Corruption in Polish Healthcare

Last week the head of the Department of Neurology at University Hospital was arrested on charges of demanding bribes for hospital services and arranging for patients to receive immediate care when they should have been put on waiting lists.

Police said they found 1,500 zloty in the desk of Dr. Ryszard Cz — money they said was bribes from three patients. A Krakow police spokesman, Dariusz Nowak, said the surgeon admitted taking the bribes. He faces eight years in prison for violating bribery laws.

His case is one of a growing number of medical-care corruption cases that have come to light recently. In February 2007, a heart surgeon at the Defense Ministry Hospital in Warsaw was charged with murder after prosecutors said he turned off the life-support system of a patient who family refused to pay him a bribe. The man had just received a transplant operation. The same doctor, whom prosecutors have identified only as Miroslaw G, has also demanded sexual favors in exchange for medical care, according to authorities.

The newspaper Fakt reported that the doctor refused to operate on one patient until one of the patient’s doctors agreed to have sex with him. These two cases were the tip of the iceberg against Dr. G, according to Mariusz Kaminski, head of the Central Anti-Corruption Bureau (CBA). He said there was a long list of evidence against the doctor, whom he described as a ruthless bribe-taker.

Although the Dr. G case was particularly shocking, scores of other doctors engage in bribe-taking every day, as the recent Krakow example shows. Medical-care bribery can occur between patient and doctor or between patient and other hospital staff. Patients pay to ensure quality care, to guarantee access to hospital treatment, to skip waiting lists for operations or complicated diagnostic procedures, even to get sick-leave certificates for their employers.

Another piece of the health-care corruption puzzle involves not saving patients but dealing with their bodies once they die. A funeral home will often pay health-care workers to let them know when a patient dies. While the patient’s family members are still in shock over the death, the funeral home swoops down on them to offer its services. The bereaved family often immediately accepts the funeral home’s offer.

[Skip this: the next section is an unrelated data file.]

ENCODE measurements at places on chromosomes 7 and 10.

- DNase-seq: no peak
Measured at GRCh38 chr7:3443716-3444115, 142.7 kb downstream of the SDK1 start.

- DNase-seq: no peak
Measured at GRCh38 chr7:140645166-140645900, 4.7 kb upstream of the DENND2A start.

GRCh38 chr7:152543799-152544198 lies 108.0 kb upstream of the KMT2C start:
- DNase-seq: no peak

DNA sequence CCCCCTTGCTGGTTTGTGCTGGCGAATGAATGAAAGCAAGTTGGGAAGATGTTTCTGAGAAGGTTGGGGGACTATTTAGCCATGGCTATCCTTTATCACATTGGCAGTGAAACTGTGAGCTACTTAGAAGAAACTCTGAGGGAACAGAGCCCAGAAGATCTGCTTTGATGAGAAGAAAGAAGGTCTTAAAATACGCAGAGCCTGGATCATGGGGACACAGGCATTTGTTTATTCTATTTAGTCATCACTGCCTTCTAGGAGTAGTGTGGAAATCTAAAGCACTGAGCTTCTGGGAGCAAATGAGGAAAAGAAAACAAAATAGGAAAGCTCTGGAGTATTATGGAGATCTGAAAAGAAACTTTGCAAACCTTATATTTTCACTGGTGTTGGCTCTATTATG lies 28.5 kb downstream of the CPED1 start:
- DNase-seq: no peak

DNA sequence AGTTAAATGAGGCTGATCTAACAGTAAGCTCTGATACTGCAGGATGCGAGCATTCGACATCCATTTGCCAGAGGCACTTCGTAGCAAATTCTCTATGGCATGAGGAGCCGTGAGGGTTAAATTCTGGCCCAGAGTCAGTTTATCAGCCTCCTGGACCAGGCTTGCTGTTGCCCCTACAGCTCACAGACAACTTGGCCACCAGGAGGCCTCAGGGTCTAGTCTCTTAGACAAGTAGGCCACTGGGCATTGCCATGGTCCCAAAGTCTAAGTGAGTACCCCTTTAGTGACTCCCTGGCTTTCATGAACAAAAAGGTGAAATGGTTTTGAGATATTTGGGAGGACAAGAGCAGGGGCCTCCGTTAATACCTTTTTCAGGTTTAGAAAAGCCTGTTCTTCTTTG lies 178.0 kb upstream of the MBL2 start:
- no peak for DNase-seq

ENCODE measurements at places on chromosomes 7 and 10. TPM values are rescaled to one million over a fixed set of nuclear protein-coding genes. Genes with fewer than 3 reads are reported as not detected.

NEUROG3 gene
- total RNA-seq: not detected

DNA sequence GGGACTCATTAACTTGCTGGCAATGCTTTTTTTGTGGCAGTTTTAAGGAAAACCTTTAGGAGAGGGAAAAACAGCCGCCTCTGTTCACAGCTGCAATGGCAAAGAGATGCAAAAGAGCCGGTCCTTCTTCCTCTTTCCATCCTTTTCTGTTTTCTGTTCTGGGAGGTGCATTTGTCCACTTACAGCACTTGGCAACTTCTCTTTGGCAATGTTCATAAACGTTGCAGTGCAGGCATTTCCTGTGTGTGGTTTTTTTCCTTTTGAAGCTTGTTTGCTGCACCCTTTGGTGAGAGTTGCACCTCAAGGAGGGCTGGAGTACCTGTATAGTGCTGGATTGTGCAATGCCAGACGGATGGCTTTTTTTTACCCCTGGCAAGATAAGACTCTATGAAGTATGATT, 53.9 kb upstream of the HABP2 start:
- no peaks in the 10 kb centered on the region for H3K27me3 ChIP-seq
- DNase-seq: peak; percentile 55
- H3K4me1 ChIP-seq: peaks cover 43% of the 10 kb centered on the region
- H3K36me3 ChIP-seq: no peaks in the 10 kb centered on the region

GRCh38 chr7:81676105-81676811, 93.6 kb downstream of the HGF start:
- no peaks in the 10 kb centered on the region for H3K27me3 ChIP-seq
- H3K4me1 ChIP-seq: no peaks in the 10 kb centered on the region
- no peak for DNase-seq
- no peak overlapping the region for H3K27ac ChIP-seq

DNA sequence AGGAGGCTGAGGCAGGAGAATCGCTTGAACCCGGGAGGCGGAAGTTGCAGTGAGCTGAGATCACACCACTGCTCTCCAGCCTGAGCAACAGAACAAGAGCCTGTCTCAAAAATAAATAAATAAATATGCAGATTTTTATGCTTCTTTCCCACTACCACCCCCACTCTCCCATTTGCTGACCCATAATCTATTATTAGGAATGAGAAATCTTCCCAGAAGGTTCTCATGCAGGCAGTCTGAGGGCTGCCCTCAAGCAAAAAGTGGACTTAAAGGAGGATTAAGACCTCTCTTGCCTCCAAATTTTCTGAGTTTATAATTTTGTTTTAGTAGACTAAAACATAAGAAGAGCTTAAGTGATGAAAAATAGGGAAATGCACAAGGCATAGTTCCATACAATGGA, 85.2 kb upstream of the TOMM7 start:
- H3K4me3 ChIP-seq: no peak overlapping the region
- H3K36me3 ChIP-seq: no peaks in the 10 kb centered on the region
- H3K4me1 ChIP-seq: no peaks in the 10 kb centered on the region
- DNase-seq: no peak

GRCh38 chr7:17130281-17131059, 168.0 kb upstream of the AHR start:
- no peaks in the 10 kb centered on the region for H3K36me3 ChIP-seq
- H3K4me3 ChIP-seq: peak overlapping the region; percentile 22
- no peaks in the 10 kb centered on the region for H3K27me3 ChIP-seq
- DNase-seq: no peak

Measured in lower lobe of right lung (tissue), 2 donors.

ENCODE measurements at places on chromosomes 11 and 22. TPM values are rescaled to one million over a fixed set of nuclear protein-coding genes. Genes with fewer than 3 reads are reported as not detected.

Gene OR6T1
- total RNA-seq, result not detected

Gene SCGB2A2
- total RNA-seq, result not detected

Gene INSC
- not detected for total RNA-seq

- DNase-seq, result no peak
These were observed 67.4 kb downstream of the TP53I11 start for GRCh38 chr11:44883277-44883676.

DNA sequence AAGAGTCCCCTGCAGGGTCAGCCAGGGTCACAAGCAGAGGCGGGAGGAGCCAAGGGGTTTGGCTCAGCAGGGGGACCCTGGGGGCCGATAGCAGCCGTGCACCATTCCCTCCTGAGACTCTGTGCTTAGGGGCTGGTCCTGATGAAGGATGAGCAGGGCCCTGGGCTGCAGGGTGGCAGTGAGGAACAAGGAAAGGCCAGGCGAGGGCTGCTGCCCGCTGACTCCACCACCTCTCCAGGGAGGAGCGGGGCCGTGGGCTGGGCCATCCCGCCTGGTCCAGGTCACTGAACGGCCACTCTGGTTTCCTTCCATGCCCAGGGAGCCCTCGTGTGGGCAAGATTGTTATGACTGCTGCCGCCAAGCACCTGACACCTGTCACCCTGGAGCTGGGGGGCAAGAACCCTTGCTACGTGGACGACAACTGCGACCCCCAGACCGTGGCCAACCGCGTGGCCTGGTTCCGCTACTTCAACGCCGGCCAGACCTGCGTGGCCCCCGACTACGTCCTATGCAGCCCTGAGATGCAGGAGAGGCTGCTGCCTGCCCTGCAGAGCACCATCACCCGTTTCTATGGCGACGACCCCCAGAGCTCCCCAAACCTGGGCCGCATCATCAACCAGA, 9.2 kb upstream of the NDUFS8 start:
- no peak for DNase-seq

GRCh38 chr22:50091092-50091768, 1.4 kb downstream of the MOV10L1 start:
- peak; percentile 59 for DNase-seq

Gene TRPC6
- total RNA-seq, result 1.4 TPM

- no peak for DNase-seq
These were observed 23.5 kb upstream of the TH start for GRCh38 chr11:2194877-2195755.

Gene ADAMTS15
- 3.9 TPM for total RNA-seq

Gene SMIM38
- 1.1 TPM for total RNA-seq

Corruption also occurs in contacts between doctors and pharmaceutical firms, between pharmaceutical firms and Ministry of Health officials and between private clinics and National Health Fund staff.

Health-care corruption originated in the second half of the last century, according to a presentation that Grazyna Kopinska made at the 11th International Anticorruption Conference. After the Second World War, when the Communists began running Poland, they nationalized health care. Workers’ salaries were low so Poles got free access to basic services, including health care. Doctors were also poorly paid, so many patients gave them a gratuity for their service. Sometimes this involved ‘payment in kind’ – like a bottle of good alcohol or a box of sweets.

Since the start of capitalism in the early 1990s, the gratuity system in Poland has turned into bribery, pure and simple. And if a patient is rich, the bribe can be very high. Dr. G in Warsaw demanded 70,000 zloty for a heart transplant, for example.

The anti-corruption organization Transparency International said in its Global Corruption 2006 report that the health-care sector around the world remains an attractive target for abuse, due to the large amounts of money involved and the complexities of many care systems. The director of ethics at the World Medical Association, Professor John Williams, agrees that corruption is a problem.

“Physicians are human beings and, like everyone else, are subject to the temptation to put their own interests above those of others,” he said. “The best hope for improving physician behavior is a combination of reasonable and well publicized standards; continuing education about the standards and their foundations (beginning in medical school and continuing at all other levels); peer pressure from colleagues and medical associations; stricter government regulation of industry involvement in medical research and practice; and the threat of disciplinary action for egregious breaches of the standards. However, unless all interested parties cooperate to address conflicts of interest in health care, it is unlikely that progress will ever be achieved.”

Increasing indignation over health-care corruption in Poland indicates that some day soon officials may begin a comprehensive crackdown on the problem.

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